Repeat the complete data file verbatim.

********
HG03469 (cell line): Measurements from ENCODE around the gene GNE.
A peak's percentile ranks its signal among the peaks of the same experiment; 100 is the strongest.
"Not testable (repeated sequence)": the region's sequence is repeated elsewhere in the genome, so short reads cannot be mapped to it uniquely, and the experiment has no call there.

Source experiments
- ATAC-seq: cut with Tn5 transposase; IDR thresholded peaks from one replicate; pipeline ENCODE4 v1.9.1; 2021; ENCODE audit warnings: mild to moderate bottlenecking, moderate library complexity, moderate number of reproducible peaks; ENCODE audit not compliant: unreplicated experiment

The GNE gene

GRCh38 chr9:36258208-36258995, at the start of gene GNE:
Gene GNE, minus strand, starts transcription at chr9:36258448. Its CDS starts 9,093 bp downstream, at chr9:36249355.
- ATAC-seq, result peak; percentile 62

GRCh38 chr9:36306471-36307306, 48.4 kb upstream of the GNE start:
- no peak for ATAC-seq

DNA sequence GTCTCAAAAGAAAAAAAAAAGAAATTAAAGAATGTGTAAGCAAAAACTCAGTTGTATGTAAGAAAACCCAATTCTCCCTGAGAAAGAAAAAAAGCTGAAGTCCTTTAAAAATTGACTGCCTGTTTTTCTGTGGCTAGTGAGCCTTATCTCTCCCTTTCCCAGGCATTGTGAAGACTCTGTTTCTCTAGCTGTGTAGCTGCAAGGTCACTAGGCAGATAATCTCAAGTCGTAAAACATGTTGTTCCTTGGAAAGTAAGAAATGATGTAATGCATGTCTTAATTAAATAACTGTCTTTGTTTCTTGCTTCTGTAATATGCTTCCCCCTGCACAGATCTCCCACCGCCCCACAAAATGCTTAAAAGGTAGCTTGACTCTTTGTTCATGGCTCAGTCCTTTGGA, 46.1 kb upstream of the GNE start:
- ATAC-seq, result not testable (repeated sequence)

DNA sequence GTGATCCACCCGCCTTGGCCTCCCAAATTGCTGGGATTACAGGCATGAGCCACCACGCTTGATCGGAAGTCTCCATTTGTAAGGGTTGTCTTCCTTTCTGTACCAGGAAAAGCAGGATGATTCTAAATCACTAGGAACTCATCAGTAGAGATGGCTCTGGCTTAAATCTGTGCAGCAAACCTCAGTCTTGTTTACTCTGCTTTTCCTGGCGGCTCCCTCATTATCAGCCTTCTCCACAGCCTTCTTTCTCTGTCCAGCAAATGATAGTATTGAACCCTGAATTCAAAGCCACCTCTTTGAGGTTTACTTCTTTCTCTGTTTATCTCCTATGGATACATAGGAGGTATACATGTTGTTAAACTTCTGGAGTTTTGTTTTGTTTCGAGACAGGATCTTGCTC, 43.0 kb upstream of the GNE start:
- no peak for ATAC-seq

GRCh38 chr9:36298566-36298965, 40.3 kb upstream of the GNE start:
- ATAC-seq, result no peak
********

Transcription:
HG03469 (cell line): Measurements from ENCODE around the gene GNE.
A peak's percentile ranks its signal among the peaks of the same experiment; 100 is the strongest.
"Not testable (repeated sequence)": the region's sequence is repeated elsewhere in the genome, so short reads cannot be mapped to it uniquely, and the experiment has no call there.

Source experiments
- ATAC-seq: cut with Tn5 transposase; IDR thresholded peaks from one replicate; pipeline ENCODE4 v1.9.1; 2021; ENCODE audit warnings: mild to moderate bottlenecking, moderate library complexity, moderate number of reproducible peaks; ENCODE audit not compliant: unreplicated experiment

The GNE gene

GRCh38 chr9:36258208-36258995, at the start of gene GNE:
Gene GNE, minus strand, starts transcription at chr9:36258448. Its CDS starts 9,093 bp downstream, at chr9:36249355.
- ATAC-seq, result peak; percentile 62

GRCh38 chr9:36306471-36307306, 48.4 kb upstream of the GNE start:
- no peak for ATAC-seq

DNA sequence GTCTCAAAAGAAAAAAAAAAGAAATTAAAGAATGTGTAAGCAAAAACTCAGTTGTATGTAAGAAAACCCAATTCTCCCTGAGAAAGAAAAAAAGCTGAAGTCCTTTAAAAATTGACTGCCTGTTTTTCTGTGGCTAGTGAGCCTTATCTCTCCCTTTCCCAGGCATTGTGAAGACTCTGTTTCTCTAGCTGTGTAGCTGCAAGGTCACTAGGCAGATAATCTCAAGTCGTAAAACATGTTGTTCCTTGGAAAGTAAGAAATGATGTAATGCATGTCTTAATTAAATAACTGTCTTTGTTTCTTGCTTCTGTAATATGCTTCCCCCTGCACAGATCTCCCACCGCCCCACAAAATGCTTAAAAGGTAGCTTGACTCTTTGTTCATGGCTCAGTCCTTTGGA, 46.1 kb upstream of the GNE start:
- ATAC-seq, result not testable (repeated sequence)

DNA sequence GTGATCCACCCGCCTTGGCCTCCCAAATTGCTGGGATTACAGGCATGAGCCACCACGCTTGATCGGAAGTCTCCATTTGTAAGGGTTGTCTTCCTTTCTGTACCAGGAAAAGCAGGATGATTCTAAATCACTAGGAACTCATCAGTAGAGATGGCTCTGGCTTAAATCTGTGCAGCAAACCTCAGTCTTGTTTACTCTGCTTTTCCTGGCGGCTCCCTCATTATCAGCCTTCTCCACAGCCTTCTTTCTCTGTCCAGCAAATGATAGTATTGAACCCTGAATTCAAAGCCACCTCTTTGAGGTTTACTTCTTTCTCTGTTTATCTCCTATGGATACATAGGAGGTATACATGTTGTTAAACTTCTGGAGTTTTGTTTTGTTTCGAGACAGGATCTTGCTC, 43.0 kb upstream of the GNE start:
- no peak for ATAC-seq

GRCh38 chr9:36298566-36298965, 40.3 kb upstream of the GNE start:
- ATAC-seq, result no peak